How to Write SMART Project Goals

What is the role of the project manager? The Project Management Body of Knowledge (PMBOK) says, “The project manager is the person assigned by the performing organization to lead the team that is responsible for achieving the project objectives (my italics).”

Defining clear goals is the foundation of the project. Project managers and teams who start with SMART goals are positioned for success.

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People with clear, written goals, accomplish far more in a shorter period of time than people without them could ever imagine.” -Brian Tracy

What are SMART goals? SMART is an acronym that stands for:

Specific (and Strategic)

When writing goals, the author should be specific. Avoid being too general.

Does the goal support the strategy of the organization? If the project goals are achieved, will the organization make significant progress towards the company’s mission, vision, values, and corporate goals?


Can the goal be measured in terms of cost, quality, quantity, and timeliness?


Has the team worked together to define the goal? Can everyone support the goal?

Realistic (and Relevant)

Have you ever chuckled as you read a goal that you knew was not attainable? While it is a good thing to challenge the team, make sure the goal can be achieved. Don’t fall for the fallacy of stretch goals.

Make sure the goals are relevant or results-oriented.


All goals should have a well-defined deadline. This adds a sense of urgency and keeps the team focused.

In my post “How To Write Clear Goals,” I provide a simple syntax to aid individuals in writing specific, measurable goals.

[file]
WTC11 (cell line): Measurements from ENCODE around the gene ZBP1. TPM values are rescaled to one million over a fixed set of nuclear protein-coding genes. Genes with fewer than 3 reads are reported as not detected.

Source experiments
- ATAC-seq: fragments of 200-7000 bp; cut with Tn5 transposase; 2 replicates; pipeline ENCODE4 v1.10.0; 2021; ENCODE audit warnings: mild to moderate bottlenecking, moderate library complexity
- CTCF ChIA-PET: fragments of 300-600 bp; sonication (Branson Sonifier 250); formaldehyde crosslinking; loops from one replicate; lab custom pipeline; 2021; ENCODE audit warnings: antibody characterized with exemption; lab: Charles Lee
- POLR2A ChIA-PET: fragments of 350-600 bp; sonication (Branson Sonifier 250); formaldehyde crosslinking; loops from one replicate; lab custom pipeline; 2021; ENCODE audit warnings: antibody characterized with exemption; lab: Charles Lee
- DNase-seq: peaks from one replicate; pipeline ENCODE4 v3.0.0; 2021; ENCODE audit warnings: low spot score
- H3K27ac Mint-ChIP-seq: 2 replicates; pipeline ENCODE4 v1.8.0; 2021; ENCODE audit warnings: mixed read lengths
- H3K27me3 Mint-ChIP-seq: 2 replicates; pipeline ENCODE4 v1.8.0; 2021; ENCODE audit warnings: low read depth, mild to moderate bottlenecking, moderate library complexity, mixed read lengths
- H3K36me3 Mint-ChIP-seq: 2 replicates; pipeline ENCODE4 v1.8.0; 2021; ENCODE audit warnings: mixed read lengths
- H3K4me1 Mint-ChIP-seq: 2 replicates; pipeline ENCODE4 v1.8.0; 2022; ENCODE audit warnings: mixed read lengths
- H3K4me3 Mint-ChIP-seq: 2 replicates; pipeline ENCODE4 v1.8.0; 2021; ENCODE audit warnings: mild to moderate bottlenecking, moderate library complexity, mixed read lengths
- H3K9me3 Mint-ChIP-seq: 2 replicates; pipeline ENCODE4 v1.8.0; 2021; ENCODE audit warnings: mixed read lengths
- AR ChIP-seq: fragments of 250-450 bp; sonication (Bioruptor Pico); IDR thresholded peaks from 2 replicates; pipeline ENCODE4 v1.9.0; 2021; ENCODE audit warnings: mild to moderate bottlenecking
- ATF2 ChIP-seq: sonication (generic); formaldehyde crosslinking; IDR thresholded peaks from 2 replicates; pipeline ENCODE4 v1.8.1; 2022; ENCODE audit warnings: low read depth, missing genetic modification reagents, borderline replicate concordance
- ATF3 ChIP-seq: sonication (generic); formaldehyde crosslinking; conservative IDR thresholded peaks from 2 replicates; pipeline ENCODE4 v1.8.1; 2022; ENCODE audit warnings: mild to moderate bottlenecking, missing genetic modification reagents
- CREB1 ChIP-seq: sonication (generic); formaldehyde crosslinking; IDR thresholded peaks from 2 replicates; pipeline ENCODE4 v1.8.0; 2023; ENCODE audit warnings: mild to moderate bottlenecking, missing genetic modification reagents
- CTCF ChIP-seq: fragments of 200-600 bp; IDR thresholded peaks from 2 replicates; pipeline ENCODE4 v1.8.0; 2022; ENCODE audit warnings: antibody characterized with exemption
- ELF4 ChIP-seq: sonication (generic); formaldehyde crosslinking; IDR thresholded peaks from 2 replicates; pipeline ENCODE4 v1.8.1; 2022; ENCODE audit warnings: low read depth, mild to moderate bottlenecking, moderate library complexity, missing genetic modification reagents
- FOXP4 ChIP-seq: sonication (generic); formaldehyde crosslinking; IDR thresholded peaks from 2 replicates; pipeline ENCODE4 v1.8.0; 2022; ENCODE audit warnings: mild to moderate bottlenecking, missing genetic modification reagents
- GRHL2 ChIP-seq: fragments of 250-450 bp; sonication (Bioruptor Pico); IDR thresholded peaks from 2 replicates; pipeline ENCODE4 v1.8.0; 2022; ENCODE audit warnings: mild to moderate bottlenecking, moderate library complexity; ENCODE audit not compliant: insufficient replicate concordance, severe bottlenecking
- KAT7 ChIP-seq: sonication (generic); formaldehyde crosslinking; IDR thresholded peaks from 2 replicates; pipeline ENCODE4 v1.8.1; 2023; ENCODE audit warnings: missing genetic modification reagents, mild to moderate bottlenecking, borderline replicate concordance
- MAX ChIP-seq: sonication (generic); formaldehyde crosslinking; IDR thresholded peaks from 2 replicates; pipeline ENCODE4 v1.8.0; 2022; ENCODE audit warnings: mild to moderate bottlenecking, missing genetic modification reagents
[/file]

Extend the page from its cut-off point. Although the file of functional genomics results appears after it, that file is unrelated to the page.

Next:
Who Writes the Goals?

The author of the project goals varies from one organization to another. However, I strongly suggest that the Project Sponsor (or Champion) articulate the goals.

Frankly, some Project Sponsors need help writing goals. The project manager may assist the Sponsor in the defining the SMART goals. Most Sponsors will welcome the support.

Where Do Goals Go?

The project manager should include the goals in the Project Charter. The Charter is defined during the Initiation Process, the process where projects are formally recognized and approved.

Many organizations have Project Boards or Committees that review project submissions and evaluate the project in terms of strategic importance, financial viability, risk, and regulatory compliance. Part of this evaluation includes an assessment of how the project goals align with the corporate goals.

Call to Action

Got goals? If you are starting to develop goals or you have existing goals, run them through the SMART filter. Refine the goals. Engage your key stakeholders for review and feedback.